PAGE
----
Davos shows climate change back on global agenda


Despite the plethora of private jets, climate change is firmly on the agenda at the World Economic Forum in Davos this year. Falling oil prices, massive growth in renewables and the unveiling of new research showing the poor state of the earth have all driven the need and possibilities for climate action to the forefront of many attendees’ minds. The most high profile moment has been the announcement by Al Gore and US popstar Pharrell Williams of a second round of Live Earth concerts to promote climate action. Jim Yong Kim, president of the World Bank, used Davos to urge the international community to help developing nations cope with climate change, highlighting that 2014 was the hottest year on record. But despite such headline-grabbing pronouncements, business clearly needs to step up its action with climate failing to feature in a list of top risks in a CEO survey released in advance of the meeting. The science presented at the World Economic Forum is unambiguous: the world is in trouble. But researchers also believe that hope is at hand, that societies are reaching a tipping point for mobilisation and that many policymakers support immediate and profound action to decarbonise the global economy. With studies showing the benefits of climate action for the planet, people and profit, it is time for everybody to get cracking.


MT @guardian Davos 2015: climate change makes a comeback http://trib.al/1ofuEej


Hashtag to share: #BeyondDavos

Key Points

  • Climate is at the top of the global agenda and is there to stay. In recent years climate change has been noticeably absent from the Davos agenda and the fact so many delegates arrived by private jet shows there is more work to do. But in addition to the considerable number of sessions focussed on climate, energy and sustainability, big names have made climate change the focal point of their presentations. Al Gore warned the world is in denial over climate risks, president of the World Bank Jim Yong Kim urged developed and developing nations to work together on the issue, and UK economist Lord Stern highlighted the importance of the UN climate talks in Paris later this year.
  • The science is unequivocal – our climate and humanity is in trouble and the chaos caused by climate change will impact business and investors. As the recent New Climate Economy report suggested, there is no such thing as business as usual. Politicians and business leaders now need to agree a clear direction of travel to a clean energy economy to provide: a credible regime for reducing and managing climate risk; certainty to corporate and investment decisions; and confidence in a global shift which speaks to supply chain and competitiveness concerns. Such discussions are being kicked off in Davos and should continue in the run up to Paris and beyond.
  • Help is at hand for the climate and it makes good business sense. Johan Rockström, director of the Stockholm Resilience Centre, argued in Davos today that societies are reaching a tipping point for mobilisation and support for climate action from policymakers. Further, the potential opportunities from addressing climate change are impressive. Research by We Mean Business shows that returns on low carbon investments average close to 30 per cent across all sectors in every corner of the world. Bringing these opportunities to the fore will help set the ground for Paris to deliver a durable agreement that can scale up ambition in the future and keep global warming below 2degC.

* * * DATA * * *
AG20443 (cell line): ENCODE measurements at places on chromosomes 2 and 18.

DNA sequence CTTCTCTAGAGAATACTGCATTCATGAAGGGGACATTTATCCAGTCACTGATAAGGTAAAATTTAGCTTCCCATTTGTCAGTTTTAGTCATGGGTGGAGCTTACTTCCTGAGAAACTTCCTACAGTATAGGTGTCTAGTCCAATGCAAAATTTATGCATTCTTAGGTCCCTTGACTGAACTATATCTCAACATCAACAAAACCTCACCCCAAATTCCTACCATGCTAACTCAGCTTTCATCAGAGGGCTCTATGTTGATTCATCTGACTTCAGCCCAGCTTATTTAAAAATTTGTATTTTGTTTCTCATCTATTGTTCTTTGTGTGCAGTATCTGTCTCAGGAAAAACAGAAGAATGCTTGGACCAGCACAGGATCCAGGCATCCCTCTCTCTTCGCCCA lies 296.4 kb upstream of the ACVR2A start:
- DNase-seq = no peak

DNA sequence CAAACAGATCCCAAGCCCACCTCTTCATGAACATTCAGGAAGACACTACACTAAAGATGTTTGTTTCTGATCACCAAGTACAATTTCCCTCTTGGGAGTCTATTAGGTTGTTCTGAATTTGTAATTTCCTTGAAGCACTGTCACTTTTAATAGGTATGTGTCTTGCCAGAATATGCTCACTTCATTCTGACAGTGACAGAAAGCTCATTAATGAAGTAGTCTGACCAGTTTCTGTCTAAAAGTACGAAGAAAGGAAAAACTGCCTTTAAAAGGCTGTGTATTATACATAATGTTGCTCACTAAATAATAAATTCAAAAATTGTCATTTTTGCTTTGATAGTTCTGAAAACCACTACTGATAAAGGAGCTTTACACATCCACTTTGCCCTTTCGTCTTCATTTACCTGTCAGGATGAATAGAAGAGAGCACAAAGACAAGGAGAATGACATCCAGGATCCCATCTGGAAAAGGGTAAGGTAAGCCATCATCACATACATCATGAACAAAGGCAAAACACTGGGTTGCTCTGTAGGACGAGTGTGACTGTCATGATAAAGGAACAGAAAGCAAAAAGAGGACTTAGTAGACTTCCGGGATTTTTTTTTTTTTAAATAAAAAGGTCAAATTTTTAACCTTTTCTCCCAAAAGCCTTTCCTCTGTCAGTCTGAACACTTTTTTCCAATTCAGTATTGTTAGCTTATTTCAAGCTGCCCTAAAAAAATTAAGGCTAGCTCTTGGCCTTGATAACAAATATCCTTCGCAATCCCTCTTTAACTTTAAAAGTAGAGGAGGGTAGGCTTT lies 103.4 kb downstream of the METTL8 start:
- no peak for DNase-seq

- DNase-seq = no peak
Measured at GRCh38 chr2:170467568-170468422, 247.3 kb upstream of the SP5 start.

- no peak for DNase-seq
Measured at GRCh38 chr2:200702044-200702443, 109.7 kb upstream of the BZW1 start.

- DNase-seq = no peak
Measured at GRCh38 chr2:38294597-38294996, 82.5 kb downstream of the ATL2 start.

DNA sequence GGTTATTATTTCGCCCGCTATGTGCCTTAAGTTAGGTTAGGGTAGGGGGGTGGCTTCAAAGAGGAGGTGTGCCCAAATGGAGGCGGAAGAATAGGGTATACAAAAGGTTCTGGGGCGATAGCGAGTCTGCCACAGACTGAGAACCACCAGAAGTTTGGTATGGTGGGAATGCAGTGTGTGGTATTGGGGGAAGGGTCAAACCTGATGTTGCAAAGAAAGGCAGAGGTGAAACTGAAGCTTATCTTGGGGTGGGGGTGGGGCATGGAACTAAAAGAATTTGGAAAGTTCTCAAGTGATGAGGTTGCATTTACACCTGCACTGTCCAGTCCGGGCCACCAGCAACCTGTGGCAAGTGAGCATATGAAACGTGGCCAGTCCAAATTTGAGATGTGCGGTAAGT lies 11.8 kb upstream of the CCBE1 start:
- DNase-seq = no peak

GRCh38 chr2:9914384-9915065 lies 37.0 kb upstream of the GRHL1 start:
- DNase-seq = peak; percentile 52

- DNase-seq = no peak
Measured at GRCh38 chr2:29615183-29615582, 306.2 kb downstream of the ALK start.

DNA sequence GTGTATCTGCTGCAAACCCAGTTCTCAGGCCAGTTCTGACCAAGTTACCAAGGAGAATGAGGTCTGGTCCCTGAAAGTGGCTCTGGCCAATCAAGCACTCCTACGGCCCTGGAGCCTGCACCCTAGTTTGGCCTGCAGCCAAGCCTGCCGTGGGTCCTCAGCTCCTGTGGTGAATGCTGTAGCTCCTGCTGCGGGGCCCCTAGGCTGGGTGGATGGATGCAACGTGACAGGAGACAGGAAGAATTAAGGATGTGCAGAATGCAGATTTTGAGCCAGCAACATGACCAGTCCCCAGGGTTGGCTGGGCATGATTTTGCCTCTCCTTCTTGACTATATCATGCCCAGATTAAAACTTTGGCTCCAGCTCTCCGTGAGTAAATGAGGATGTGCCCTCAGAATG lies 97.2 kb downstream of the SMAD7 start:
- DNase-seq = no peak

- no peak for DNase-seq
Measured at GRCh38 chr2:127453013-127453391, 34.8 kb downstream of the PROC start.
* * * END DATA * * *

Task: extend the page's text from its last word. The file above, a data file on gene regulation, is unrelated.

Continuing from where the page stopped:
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Key Quotes

  • “Earth is now in a quantifiably new state. We have identified nine boundaries. More worryingly, we assess Earth has now transgressed four of these boundaries, including two core boundaries, climate and biodiversity. This means the two-degree climate target nations are set to agree in Paris this year, is critical. On current carbon dioxide levels of around 400 parts per million (ppm) there is a substantial risk that we are already committed to a two-degree world when you include all other greenhouse gases. Indeed, the risk of a more significant temperature rise cannot be ruled out.It is important to recognise that reaching 450 ppm holds a less likely, but significant 1.6 % probability (according to the IPCC 5th assessment) of resulting in 6 ºC warming, which is beyond any doubt a catastrophic outcome for humanity.” – Johan Rockström, director of the Stockholm Resilience Centre
  • “The good news is that the challenge is crystal clear: we need to meet the needs of a growing population through a just development model that preserves the integrity of the Earth’s life support systems. We all need to embrace this common cause, government needs to start thinking globally and businesses and consumers need to stop behaving as if we live in a limitless world. When we all pull together, anything is possible.” – WWF Director General Marco Lambertini.
  • “The only effective strategy to ensure human prosperity is to safeguard the remaining beauty on Earth. The oceans, rainforests and wild areas are the life support system for humanity.” – National Geographic photographer and WWF ambassador Mattias Klum
  • “We are seeing the accelerated impact of climate change. Last year was the hottest on record. That matters. Extreme weather is real. It’s a complete no brainer to move towards cleaner more liveable cities.” – Jim Kim, president of the World Bank.

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